Editor’s note: Every year, The Herald Journal profiles one graduating student from each valley high school. Profiled students are selected by administrators at the schools.
This spring, Carina Linares had to adapt to not one but two schools moving classes online due to the coronavirus pandemic.
Linares just finished up her senior year at InTech and her first year at Utah State University. She only had one class at InTech this spring and so did most of her schooling on USU’s campus through InTech’s early college program.
“Basically they all ended up closing at the same time so everything went online, and it was a completely new learning style that you had to adapt to,” Linares said.
Linares, a sociology major at USU, kept her footing well enough to earn a 100 percent grade in at least one of her classes, according to professor Marisela Martinez-Cola.
“That’s rare,” Martinez-Cola said of Linares’s perfect grade on all tests and assignments. “I don’t give those out.”
Both of Linares’s parents immigrated to the U.S. Her mother is from Ecuador, and her father is from Guatemala. Linares remembers traveling to Salt Lake City every Saturday and playing with her sister for hours at the immigration office as her parents spoke with attorneys to win her father’s citizenship.
She remembers “the waiting and going in front of the judge; the immense amount of stress (of) your life literally being decided by this one person.”
That sense of empathy helped lead her into sociology. Even though she’s a first-year student at USU, she’s already assisting with a study on how disabilities affect food inequality. The study’s just been approved, she said, so they’ll be sending out surveys to begin collecting data soon.
Martinez-Cola said Linares is “the kind of student that you, as a professor, are thrilled to have in your classroom.”
Linares took Martinez-Cola’s sociology of race and ethnicity course this semester. It’s material that juniors and seniors can struggle with, Martinez-Cola said, so it was good to see Linares thrive in class discussions.
“She always has really great questions,” Martinez-Cola said. “I would have them split into discussion groups and I walk around the class, and it was always really fun to walk by her group.”
After all USU courses moved to an online-only format, Linares didn’t skip a beat.
“Every single week, she just had such a really well-thought-out question for me to answer,” Martinez-Cola said.
For her part, Linares said she feels lucky to have had a laptop from InTech and WiFi at home — advantages probably not every student in Cache County enjoys.
“I know that there are a lot of kids in this valley who don’t have those resources,” Linares said. “So I think it’s really concerning when we look at how it’s impacting people’s grades, but also how it’s impacting their sense of schoolwork and their ability to adapt to how we are educating everybody in the county at this point.”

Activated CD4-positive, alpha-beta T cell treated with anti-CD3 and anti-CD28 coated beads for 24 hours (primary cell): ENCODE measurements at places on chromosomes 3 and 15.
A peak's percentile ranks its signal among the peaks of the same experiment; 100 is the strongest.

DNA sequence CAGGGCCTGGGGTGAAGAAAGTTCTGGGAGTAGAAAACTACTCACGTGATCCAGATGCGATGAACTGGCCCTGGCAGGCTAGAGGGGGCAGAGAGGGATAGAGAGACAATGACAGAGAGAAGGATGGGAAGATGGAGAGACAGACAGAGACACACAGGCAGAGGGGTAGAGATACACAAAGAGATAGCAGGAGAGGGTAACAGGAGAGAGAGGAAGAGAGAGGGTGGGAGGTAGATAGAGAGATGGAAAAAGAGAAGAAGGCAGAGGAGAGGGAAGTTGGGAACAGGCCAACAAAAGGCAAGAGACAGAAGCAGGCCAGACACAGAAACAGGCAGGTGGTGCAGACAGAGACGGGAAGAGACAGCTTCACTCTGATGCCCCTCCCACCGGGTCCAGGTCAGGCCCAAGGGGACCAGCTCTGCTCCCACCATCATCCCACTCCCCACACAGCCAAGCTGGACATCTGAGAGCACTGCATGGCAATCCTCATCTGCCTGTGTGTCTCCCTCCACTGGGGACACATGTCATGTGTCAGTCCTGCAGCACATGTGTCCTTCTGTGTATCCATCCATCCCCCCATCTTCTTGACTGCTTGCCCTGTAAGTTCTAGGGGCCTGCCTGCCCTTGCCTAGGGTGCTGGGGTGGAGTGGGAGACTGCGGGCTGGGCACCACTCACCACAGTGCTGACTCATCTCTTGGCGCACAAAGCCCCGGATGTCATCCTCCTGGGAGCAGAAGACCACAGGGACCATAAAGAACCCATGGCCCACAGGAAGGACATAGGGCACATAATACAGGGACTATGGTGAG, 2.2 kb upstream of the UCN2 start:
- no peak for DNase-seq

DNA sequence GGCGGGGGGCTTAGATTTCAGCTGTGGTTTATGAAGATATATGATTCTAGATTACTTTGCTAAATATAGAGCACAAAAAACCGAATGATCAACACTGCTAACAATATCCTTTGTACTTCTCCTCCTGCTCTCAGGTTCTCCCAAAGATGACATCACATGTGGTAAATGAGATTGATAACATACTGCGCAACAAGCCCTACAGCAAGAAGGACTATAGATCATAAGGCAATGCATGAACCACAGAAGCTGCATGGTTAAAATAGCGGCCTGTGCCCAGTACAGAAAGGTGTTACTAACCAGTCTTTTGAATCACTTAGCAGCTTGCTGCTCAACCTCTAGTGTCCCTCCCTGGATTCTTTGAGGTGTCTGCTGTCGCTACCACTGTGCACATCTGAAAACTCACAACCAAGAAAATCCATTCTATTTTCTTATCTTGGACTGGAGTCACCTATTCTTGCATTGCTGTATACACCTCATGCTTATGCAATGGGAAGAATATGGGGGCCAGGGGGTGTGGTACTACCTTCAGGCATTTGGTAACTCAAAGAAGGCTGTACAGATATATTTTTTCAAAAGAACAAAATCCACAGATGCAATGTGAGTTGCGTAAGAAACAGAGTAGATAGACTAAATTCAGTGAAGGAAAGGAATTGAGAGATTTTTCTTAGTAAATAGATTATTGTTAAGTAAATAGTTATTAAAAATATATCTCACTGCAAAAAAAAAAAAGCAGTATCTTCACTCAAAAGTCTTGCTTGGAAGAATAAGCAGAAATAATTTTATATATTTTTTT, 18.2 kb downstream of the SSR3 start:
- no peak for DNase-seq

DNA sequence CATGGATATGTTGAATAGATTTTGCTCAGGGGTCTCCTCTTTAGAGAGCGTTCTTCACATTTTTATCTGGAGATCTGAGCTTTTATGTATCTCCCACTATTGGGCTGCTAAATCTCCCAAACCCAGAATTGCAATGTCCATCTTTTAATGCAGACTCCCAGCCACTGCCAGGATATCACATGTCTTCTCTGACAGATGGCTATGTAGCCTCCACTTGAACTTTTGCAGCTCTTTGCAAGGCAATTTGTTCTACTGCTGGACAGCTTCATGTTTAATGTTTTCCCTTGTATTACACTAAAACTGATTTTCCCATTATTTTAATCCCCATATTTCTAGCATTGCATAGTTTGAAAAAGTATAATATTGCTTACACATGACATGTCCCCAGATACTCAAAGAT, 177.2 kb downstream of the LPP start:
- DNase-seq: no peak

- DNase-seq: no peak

While online-only schooling has been a key component of nationwide efforts to slow the spread of COVID-19, many educators and advocates share Linares’s worries that it’s making the playing field less even for families living in poverty. Even for households where two parents work full-time, that makes it hard to sit down with a student and make sure they do schoolwork instead of watch TV, USU professor Crescencio López-González told The Herald Journal in April.
Linares’s pursuit of a sociology degree has influenced the way she thinks about the viral pandemic beyond Cache Valley, as well.
“Within the deaths of the coronavirus, you’re seeing way more Latinos and African Americans dying from it,” Linares said.
American Public Media reports that black individuals account for 27% of known COVID-19 deaths, despite making up 13% of U.S. population. In Utah, Latinos make up 38% of confirmed COVID-19 cases even though they’re 14% of the population, according to the state health department.
Researchers are still working to understand why some ethnicities are hit harder than others, but many point to increased barriers to health care and higher rates of comorbidities, or pre-existing conditions that can complicate the disease’s symptoms.
Another factor that interests Linares is racism in medicine. Studies have shown health care providers are less likely to prescribe pain medication to black patients than to their white counterparts, for example.
“I actually find that really, really interesting,” Linares said. “And it’s brought up something that we really haven’t looked at as much before in the past.”
Wherever Linares’s interests take her, at least one professor is eager to continue working with her in the classroom and in research.
“I’m Latina, and it’s always really thrilling when as a first-gen woman of color when I’m able to teach another … young woman of color and see her just develop and rise,” Martinez-Cola said.